A friend of mine with a deferred pension of £20,000 a year from the now-defunct ICI decided to explore what the transfer value would be if he chose to move it to a self-invested personal pension (SIPP). To his amazement and delight, he has been quoted a figure of £700,000, a multiple of 35 times his annual pension.

ICI is not unusual. Aviva has been offering 39 times the value of a pension, while Barclays has been offering 41 times.

For my friend and others, it can be a no-brainer. Taking his £700,000 and putting it into the Vanguard FTSE All World High Dividend Yield fund with a current yield of 3.25% would give him a pension of £22,750 - higher than he would have got from his defined benefit (DB) scheme. Putting it into the Henderson Far East Income fund with a current yield of 5.7% would give a pension of £39,900, almost double his DB pension.

I am not recommending he does either, but the reader can get the general idea. The dividend yields of equity funds can far surpass the income available from an annuity.

Of course, dividends can go down in any year, but over many years they would be expected to keep up with inflation. There will be capital fluctuations of course, but if he has no intention of ever making a sale, capital volatility is irrelevant.

The biggest attraction for him, however, is not the increased pension he would be able to generate, but the fact that a DB pension is an annuity. This means that if he dies, his wife may get a fraction of his pension. Once they both die, the DB pension disappears. In contrast, the full £700,000 plus any appreciation in its value over the rest of his lifetime of his SIPP (after drawing down income from it) would be available to pass onto his children.

It is easy to see why pension schemes are willing to offer such attractive terms to deferred pensioners. The ultimate goal of derisking a closed pension scheme is to buy a bulk annuity, which removes all liabilities from the corporate sponsor. The pension scheme liabilities are valued on the basis of risk-free nominal and index-linked gilts. With demand overwhelming supply, index-linked gilt yields have turned negative, prices have gone sky high, and annuities have become very expensive.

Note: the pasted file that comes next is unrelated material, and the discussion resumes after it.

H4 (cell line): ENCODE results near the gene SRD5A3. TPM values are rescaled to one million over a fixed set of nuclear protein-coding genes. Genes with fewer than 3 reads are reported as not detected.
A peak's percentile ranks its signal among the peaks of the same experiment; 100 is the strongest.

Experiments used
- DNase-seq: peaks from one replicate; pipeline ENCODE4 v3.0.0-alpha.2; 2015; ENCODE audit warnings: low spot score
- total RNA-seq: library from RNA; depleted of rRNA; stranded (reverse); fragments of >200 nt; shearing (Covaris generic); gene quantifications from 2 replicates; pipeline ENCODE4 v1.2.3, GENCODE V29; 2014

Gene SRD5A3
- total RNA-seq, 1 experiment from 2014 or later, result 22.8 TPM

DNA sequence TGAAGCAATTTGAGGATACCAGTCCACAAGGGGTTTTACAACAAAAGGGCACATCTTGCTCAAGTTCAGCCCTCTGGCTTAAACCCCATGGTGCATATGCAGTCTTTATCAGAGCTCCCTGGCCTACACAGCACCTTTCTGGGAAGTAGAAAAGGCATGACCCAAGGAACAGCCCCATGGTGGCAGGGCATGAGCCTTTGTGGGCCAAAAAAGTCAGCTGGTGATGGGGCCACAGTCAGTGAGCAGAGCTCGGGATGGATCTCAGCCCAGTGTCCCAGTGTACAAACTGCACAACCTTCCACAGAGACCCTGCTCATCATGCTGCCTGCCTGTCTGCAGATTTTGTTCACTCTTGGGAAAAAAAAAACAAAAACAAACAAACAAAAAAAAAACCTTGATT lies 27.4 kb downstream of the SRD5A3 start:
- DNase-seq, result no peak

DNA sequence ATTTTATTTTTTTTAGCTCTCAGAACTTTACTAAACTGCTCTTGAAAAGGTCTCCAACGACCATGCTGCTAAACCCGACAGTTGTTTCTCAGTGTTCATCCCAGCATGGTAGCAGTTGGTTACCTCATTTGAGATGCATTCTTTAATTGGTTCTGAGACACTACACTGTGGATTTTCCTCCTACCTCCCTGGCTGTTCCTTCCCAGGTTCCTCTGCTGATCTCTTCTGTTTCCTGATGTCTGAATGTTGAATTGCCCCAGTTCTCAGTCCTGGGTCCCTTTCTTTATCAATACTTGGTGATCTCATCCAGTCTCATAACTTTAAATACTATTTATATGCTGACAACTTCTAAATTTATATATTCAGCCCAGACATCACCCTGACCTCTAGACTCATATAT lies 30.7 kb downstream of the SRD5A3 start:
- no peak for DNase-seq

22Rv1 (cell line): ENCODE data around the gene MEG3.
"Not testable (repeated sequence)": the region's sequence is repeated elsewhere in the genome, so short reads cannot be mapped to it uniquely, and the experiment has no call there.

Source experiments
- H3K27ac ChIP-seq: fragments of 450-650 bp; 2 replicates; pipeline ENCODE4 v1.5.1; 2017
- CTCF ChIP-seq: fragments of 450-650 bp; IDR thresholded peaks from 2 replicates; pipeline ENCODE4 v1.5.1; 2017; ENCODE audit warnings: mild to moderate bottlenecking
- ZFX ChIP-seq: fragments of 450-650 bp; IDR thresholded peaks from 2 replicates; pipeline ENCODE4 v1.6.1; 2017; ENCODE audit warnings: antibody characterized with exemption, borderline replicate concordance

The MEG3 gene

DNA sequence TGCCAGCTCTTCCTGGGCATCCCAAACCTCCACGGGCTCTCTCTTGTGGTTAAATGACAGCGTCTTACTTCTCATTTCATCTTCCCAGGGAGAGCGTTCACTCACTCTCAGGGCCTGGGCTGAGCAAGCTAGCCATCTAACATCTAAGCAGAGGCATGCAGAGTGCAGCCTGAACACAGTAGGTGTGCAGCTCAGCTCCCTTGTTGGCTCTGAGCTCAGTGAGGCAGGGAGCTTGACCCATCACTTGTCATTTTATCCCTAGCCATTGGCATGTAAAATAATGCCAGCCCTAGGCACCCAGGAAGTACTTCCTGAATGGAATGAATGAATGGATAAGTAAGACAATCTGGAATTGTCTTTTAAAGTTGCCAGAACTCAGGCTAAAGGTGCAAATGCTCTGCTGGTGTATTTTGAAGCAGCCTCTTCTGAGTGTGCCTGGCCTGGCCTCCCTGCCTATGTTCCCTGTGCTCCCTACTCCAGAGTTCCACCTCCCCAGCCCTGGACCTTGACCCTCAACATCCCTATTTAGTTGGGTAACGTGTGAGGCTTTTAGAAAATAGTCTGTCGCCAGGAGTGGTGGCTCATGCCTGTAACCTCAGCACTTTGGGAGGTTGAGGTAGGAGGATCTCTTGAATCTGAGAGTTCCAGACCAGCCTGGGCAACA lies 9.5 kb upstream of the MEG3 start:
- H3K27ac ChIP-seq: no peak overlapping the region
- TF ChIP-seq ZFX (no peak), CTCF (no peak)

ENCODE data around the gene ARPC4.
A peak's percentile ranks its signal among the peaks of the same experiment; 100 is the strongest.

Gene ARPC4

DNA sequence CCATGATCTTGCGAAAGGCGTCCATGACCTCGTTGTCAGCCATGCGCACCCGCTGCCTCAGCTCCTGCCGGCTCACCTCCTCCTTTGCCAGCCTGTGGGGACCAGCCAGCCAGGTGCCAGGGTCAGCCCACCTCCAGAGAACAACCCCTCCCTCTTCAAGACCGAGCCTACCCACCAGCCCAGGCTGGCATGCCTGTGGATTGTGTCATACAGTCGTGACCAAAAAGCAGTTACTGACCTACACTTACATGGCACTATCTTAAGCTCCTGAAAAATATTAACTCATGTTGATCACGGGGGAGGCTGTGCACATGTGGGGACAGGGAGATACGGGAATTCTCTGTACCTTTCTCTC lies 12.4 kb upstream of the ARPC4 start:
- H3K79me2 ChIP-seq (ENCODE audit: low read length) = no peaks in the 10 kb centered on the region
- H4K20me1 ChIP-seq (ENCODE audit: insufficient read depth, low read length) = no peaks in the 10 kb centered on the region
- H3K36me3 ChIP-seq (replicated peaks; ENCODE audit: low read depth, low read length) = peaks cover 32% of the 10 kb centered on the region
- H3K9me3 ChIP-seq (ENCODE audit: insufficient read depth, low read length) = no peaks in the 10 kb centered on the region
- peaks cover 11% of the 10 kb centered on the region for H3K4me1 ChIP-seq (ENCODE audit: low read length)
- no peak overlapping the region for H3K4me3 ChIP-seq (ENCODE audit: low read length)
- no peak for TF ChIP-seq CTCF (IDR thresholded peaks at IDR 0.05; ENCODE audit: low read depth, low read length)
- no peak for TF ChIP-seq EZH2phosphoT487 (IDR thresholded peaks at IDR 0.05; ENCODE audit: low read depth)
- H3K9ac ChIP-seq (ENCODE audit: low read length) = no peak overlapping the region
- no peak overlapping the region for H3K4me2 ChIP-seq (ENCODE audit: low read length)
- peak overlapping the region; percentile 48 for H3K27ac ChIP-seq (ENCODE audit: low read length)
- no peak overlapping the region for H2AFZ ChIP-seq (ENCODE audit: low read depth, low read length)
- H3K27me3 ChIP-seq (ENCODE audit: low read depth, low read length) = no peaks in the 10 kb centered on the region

Conversely, a deferred pensioner effectively selling his future annuity back to the pension scheme can get a very generous deal. This situation is unlikely to change quickly, with real yields still kept low by the massive demand from pension schemes for gilts with which to derisk their portfolios.

Despite DB transfers of this type leading to what appears to be a win-win situation for both deferred pensioners and the pension funds themselves, the situation does raise a number of questions.

The most obvious would be: What happens if everyone who can take up the offer, does? Does the scheme in question have sufficient funds to pay 39 or more times the pensions due for everyone? If they do, are they possibly overfunding the pension scheme?

The argument that is often made is that as schemes mature into negative cash flow in a run-off, the investment problem changes into a cash flow matching and liquidity issue. The risk for a particular scheme is that it won’t have enough money for the youngest members if it invests in equities, despite them giving higher yields. But the focus on eliminating that risk has ultimately led to the demise of DB pension schemes as bonds have become so expensive.

What is good for a scheme – and for an individual within that scheme who takes up the opportunity today of transferring a DB pension – is not necessarily good for society at large. The focus on treating pensions as a liability that has to be matched has forced most DB pension schemes to close to new entrants. As a result, the lucky DB deferred pensioners aged over 50 may be able to benefit today, but society has been left with new generations in less generous defined contribution pension schemes who will struggle in the future.

It does seem a hard price to pay because no one could think of a way to guarantee a long-term return equal to gilts whilst investing in equities. Perhaps that is what a UK sovereign wealth fund should be doing.